Swimming Pools, Hot Tubs, and Other Summer Recreational Water Hazards
Is nothing safe anymore? Just in time for summer fun, the CDC announced an increase in infections from swimming pools and hot tubs. In their new Morbidity and Mortality Weekly Report (MMWR), the CDC announced that cases of a parasite, cryptosporidium, had increased approximately 13 percent each year between 2009–2017, with 444 outbreaks reported in total.
Cryptosporidium is a single-celled organism, a protozoan. It causes diarrhea that often lasts for two to three weeks and is readily missed by the lab. This is because often only a stool culture is ordered, and the parasites are instead seen on direct examination of stool through a microscope. Many community hospitals don’t have techs skilled in this and have resorted to sending stool samples “for ova and parasites” to a reference lab, causing further diagnostic delays.
Cryptosporidium is now the leading cause of water-borne outbreaks in the U.S. This parasite made a grand debut in 1993, sickening more than 400,000 people in Milwaukee, Wisconsin—a quarter of the city’s population—and killing sixty-nine, mostly immunocompromised hosts. As a result, many places now filter their water to remove the organism prior to chemical treatment.
More recently, Cryptosporidium has been associated mostly with water parks and swimming pools. This is because even chlorine may not kill the parasite for days. In 2016, the CDC revised recommendations for hyperchlorination because of the parasite’s tolerance of chlorine. On the other hand, the general public is not advised to try that on their own, as improperly handled pool chemicals are dangerous. The CDC also reported a number of cases of chlorine toxicity, resulting in vomiting, coughing, and eye irritation. In 2019, they noted there were over 13,500 visits to emergency departments after pool chemical–associated health events between 2015 and 2017.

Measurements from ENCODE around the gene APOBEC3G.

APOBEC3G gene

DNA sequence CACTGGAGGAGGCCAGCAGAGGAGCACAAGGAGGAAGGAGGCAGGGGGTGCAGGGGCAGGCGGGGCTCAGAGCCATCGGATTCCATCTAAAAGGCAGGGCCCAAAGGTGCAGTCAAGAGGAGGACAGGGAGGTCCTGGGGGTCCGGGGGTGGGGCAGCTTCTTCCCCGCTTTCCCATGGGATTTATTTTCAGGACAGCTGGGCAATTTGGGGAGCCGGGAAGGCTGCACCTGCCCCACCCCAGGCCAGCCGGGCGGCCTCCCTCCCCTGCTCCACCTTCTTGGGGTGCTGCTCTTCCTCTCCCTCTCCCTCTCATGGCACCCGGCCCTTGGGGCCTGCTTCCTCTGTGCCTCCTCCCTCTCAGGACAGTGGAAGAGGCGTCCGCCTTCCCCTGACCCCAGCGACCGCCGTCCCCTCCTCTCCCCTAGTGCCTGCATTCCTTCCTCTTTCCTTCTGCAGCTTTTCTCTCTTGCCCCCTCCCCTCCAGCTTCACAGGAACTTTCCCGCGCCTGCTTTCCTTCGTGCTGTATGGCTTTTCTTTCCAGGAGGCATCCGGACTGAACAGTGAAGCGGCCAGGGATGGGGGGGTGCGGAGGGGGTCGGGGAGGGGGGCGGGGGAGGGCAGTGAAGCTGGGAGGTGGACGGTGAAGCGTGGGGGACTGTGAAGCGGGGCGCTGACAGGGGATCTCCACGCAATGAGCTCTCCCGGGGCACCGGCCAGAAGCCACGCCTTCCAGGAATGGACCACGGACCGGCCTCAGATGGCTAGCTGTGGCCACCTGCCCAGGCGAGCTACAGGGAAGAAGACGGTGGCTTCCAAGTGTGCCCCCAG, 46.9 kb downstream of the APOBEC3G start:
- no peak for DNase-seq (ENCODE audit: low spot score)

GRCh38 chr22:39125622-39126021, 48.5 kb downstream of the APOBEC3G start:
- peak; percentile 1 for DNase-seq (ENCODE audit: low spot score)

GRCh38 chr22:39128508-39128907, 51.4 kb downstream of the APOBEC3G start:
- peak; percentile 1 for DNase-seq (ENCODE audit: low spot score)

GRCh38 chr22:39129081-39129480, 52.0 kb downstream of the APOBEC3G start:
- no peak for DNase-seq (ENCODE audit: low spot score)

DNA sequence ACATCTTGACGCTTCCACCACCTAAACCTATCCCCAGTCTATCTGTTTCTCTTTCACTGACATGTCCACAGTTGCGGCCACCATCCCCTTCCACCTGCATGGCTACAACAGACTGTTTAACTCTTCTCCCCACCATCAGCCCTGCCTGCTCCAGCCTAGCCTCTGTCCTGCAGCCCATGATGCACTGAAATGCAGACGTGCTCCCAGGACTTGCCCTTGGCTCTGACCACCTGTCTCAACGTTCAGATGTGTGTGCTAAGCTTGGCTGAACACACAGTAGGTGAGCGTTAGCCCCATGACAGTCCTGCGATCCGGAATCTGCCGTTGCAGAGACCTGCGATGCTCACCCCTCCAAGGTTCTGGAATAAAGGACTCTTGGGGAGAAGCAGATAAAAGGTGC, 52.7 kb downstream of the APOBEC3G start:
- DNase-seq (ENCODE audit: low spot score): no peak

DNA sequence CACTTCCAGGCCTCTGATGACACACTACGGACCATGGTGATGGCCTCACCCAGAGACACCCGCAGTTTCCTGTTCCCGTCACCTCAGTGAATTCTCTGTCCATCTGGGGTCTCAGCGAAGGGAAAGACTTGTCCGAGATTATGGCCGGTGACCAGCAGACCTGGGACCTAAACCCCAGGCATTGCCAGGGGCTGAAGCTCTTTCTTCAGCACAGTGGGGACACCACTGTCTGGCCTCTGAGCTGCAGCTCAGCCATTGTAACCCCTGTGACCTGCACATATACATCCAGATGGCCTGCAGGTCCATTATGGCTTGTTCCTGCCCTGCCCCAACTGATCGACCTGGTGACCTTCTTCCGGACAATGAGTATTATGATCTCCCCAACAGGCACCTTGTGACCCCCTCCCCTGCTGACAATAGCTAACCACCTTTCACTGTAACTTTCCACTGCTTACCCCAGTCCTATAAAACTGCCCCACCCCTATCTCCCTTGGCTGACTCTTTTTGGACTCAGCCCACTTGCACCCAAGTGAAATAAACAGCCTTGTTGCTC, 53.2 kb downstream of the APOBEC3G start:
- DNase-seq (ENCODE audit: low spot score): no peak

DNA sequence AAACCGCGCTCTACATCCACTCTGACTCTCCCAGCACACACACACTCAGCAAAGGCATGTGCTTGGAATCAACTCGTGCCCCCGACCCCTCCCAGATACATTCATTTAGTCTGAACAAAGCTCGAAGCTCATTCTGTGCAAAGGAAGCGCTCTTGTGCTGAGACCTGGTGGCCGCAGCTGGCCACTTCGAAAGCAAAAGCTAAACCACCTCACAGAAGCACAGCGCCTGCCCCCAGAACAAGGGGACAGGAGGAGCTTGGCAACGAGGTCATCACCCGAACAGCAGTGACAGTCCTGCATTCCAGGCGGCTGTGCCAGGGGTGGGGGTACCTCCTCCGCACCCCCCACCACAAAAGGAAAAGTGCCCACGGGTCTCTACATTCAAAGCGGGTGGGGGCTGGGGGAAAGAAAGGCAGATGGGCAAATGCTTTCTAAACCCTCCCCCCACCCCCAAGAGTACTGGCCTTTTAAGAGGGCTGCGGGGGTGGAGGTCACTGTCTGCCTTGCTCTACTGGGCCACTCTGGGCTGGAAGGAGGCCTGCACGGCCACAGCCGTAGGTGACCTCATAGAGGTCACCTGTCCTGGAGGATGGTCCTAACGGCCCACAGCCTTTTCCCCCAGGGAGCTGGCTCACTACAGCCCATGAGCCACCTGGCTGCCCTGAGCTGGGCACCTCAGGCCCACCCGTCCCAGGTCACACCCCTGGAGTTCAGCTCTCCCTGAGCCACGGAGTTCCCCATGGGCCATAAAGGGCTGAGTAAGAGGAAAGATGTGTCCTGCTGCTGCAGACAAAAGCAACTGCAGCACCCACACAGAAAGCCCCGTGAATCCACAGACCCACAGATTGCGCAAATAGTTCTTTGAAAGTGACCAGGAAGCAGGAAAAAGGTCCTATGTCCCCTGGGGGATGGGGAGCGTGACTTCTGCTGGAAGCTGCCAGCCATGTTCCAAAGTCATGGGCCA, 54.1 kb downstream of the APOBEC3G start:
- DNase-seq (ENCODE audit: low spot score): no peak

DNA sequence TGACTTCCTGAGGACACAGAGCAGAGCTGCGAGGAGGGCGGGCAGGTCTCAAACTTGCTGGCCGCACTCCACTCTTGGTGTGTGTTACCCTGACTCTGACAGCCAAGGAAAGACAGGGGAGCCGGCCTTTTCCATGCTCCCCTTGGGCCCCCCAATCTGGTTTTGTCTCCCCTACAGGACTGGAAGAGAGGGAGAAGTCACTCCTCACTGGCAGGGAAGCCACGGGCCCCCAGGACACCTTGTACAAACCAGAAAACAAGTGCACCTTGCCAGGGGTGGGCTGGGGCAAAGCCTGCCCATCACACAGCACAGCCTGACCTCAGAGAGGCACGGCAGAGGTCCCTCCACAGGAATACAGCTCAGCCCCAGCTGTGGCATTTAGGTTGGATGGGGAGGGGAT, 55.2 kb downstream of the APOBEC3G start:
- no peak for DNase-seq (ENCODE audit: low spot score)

Further, between 2000–2014, more than 27,000 people became ill and eight people died from infections from such freshwater pools and hot tubs. A third were acquired at hotels.
“Swallowing just a mouthful of water with Crypto in it can make otherwise healthy kids and adults sick for weeks with watery diarrhea, stomach cramps, nausea, and vomiting,” said Michele Hlavsa, R.N., M.P.H., chief of CDC’s Healthy Swimming Program. She cautioned that because chlorine does not work quickly against cryptosporidium, “Don’t go into the water, and don’t let your kids go into the water, if sick with diarrhea.”
It’s not only cryptosporidium you need to worry about. Other diarrheal diseases may be caused by another parasite, Giardia, often from water contaminated by stool from wild animals. This has particularly been a problem among hikers and campers drinking from “fresh” water streams. Bacteria such as Shigella and E. coli O157:H7 are more likely to cause an acute and often more serious illness; these are more readily detected by labs than the parasites. Norovirus is also sometimes caused by water as well as contaminated food.